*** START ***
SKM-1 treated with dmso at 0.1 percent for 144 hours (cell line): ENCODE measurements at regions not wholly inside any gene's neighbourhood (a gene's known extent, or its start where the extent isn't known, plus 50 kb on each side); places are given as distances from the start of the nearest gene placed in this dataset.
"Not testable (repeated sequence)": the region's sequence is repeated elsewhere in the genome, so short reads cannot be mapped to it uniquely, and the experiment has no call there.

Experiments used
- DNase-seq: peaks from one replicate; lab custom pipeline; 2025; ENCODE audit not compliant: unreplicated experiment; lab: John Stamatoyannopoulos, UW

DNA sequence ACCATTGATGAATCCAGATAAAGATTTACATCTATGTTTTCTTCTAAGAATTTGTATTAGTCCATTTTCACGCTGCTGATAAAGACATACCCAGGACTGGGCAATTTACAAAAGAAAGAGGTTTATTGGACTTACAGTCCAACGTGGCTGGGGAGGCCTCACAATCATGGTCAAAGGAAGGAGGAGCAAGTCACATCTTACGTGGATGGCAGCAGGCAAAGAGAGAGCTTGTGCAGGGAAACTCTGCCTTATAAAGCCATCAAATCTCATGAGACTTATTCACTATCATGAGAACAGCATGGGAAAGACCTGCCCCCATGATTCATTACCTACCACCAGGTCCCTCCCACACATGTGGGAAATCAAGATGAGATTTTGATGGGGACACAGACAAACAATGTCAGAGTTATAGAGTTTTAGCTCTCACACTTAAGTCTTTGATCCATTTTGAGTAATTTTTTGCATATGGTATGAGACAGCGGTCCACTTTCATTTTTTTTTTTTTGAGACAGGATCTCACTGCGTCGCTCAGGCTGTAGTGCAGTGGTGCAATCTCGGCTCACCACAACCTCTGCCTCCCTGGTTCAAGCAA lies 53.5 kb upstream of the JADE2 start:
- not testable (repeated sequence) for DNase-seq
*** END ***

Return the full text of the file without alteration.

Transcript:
SKM-1 treated with dmso at 0.1 percent for 144 hours (cell line): ENCODE measurements at regions not wholly inside any gene's neighbourhood (a gene's known extent, or its start where the extent isn't known, plus 50 kb on each side); places are given as distances from the start of the nearest gene placed in this dataset.
"Not testable (repeated sequence)": the region's sequence is repeated elsewhere in the genome, so short reads cannot be mapped to it uniquely, and the experiment has no call there.

Experiments used
- DNase-seq: peaks from one replicate; lab custom pipeline; 2025; ENCODE audit not compliant: unreplicated experiment; lab: John Stamatoyannopoulos, UW

DNA sequence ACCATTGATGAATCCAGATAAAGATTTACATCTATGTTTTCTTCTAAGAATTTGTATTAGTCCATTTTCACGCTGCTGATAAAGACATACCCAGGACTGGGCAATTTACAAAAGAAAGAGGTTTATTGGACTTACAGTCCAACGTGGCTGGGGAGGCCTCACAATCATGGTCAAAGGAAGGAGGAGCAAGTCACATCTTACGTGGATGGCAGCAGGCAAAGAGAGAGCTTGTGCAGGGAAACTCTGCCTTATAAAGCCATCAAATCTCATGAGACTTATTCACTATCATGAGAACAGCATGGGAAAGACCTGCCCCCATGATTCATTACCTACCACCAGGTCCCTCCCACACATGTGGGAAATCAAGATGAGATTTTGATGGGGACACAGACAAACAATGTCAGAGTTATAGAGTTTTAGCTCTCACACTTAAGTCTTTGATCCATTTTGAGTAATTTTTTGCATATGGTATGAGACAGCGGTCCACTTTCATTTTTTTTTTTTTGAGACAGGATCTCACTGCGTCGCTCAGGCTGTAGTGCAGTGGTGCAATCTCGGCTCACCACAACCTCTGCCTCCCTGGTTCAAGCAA lies 53.5 kb upstream of the JADE2 start:
- not testable (repeated sequence) for DNase-seq